With all the research being done with PCD, it is important for pulmonologists to be aware of the latest findings so as not to use outdated methods for diagnosing and treating PCD.  “Rapid Advances in Primary Ciliary Dyskinesia Research: A Brief Update for Pulmonologists,” published in the January 15, 2019 issue of American Journal of Respiratory and Critical Care Medicine, credits “recent efforts by the NIH-funded Genetic Diseases of Mucociliary Clearance Consortium (GDMCC), the international PCD Cohort, and the PCD Foundation have dramatically accelerated the pace of discovery.”  The authors point to three recent findings of which pulmonologists should be aware.

The first of which is that diagnosis should no longer rely solely on electron microscopy (EM).  Research shows that about 30% of PCD patients can have a normal EM, and that 15-20% of patients diagnosed using EM actually don’t have PCD.  To accurately diagnose PCD, it is essential that the patient have two of the following four clinical criteria:

  • A history of respiratory distress requiring supplemental oxygen in a newborn at full term.
  • Organ reversal or other laterality defect (heterotaxy).
  • Chronic, year-round, daily rhinorrhea (nasal congestion) beginning in the first year of life and/or have chronic sinusitis.
  • Chronic, year-round, daily wet cough and/or bronchiectasis.


Along with:

  • Definitively diagnostic genotype
  • Electron Microscopy (EM)
  • High-speed video microscopy (HSVM)
  • And/or nasal nitric oxide (nNO) results


Recently published ATS Guidelines for diagnosing PCD demonstrate that nNO values lower than 77 nl/min in patients over 5 years old, with a compatible clinical picture (as above) and where cystic fibrosis (CF) has been ruled out is 98% effective in diagnosing PCD.  nNo is also greater than 99.9% effective for ruling out PCD, again in patients over 5 years old where CF is ruled out.  The one exception to this when the patient has the rare RSPH1 mutation, where nNO levels can be normal. As gene discovery continues, it is possible that additional genes will be associated with higher nNO levels, so where there is high suspicion for PCD, nNO level alone should not be used to rule PCD out.

The authors also note that caution should be used when interpreting EMs that show absent or defective inner dynein arms (IDA) alone, as many times these test are read, incorrectly, as positive for PCD. IDA defects alone must be seen on multiple biopsies to be considered diagnostic, and ideally, if PCD is suspected, the patient should be seen at a PCD Foundation accredited center, at least initially.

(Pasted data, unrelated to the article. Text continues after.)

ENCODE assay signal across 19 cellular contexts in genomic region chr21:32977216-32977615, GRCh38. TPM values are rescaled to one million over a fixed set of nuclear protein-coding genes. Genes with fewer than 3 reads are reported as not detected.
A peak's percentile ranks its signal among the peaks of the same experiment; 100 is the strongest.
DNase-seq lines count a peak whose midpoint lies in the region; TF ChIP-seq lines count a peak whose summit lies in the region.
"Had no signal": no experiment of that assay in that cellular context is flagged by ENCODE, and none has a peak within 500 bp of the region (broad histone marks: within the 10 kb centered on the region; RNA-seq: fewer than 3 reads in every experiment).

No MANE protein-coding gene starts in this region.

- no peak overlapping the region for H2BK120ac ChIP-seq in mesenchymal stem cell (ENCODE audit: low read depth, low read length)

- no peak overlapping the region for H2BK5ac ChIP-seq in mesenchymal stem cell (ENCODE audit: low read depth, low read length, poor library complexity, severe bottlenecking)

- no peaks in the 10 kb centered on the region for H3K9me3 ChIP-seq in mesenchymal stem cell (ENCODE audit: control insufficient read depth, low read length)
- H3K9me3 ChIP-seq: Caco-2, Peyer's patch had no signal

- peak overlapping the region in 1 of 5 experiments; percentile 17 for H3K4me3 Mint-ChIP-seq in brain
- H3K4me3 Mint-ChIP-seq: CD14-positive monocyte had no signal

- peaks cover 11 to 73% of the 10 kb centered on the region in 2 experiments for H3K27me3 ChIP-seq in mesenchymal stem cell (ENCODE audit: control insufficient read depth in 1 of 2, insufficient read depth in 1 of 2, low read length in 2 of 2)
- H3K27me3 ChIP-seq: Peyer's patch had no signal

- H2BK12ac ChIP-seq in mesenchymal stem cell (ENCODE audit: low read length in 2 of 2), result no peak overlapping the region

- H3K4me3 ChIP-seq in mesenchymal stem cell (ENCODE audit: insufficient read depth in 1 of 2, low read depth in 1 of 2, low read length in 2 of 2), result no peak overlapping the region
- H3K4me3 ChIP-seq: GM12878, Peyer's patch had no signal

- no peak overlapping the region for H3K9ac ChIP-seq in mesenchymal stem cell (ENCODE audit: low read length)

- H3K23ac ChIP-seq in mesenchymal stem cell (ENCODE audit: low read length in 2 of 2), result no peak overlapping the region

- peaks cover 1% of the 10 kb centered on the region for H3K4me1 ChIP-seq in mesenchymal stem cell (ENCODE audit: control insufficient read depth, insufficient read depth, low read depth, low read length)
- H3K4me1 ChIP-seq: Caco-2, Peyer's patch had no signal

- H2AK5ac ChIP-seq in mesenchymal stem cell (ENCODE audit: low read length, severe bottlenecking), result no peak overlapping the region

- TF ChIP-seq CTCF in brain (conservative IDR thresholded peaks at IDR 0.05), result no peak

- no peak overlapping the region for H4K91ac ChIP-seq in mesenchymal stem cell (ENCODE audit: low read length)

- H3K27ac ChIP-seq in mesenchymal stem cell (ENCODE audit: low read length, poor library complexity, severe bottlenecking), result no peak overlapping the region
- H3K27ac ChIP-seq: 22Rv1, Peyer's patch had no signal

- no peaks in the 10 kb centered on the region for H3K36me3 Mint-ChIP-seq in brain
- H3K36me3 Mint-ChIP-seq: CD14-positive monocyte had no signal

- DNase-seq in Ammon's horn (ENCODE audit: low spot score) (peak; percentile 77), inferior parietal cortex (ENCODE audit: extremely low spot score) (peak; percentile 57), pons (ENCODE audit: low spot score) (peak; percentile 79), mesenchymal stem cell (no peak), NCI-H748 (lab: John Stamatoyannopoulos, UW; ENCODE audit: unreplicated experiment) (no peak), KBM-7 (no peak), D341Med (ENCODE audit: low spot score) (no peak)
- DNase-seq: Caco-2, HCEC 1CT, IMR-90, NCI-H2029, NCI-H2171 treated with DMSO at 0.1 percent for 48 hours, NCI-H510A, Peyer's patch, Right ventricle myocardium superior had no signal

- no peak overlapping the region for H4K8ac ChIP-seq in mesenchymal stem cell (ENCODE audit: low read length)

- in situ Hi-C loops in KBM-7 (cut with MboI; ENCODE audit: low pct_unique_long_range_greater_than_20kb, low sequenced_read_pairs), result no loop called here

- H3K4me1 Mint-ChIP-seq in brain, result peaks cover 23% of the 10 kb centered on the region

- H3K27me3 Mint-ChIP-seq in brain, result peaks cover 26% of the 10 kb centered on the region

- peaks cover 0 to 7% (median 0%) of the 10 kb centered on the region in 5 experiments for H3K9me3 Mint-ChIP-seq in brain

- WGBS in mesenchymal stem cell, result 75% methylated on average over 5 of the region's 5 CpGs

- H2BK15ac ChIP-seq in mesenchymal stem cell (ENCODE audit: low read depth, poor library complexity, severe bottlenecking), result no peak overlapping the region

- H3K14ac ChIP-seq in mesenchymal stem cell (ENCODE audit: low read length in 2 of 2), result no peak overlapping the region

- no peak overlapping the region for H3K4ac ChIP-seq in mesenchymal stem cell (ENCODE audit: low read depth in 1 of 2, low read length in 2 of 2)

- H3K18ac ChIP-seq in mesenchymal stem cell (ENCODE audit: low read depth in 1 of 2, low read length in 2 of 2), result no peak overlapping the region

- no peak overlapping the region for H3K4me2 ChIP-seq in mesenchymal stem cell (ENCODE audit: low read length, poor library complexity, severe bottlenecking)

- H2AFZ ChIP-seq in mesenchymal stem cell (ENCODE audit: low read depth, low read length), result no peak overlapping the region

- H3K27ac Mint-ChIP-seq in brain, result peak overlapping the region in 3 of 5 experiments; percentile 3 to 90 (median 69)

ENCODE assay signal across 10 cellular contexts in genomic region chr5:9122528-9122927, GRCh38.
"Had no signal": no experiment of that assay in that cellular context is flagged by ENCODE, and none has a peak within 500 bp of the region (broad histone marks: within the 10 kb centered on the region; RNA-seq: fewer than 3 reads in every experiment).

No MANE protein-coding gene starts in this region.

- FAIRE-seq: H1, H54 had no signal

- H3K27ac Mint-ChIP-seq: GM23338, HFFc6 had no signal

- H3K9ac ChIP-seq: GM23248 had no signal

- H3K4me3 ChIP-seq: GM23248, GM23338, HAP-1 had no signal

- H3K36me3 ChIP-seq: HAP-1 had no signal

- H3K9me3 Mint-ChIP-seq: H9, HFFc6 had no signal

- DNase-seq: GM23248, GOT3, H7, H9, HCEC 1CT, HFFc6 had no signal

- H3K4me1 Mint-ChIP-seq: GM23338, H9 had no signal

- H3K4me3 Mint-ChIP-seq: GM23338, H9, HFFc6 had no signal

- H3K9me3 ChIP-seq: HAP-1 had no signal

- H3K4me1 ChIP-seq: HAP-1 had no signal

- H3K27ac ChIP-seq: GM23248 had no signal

The second refers to the article we shared two weeks ago by Davis and coworkers, which demonstrated the value of genetic information in PCD.  It can be helpful with diagnosis for patients under 5 years old, as well as for genetic counseling.  However, genetic testing isn’t necessarily conclusive, as it is estimated that only 75% of the PCD-related genes have been identified. What’s more, it is not uncommon for test results to return variants of unknown significance, which means just that – variants on the genes are found, but the significance is not yet known or understood.  There also seems to be a relationship between genotype and phenotype and there is likely to one day be treatment based on genotype, like there is in CF.  They mention one of the limitations in the Davis paper that with over 40 genotypes the sample size for each subgroup in their study was small.

The third is the necessity for a patient registry to help provide analysis over a PCD patient’s lifetime.  We would learn more about PCD progression and develop better management plans.  They do note that these registries are in the works.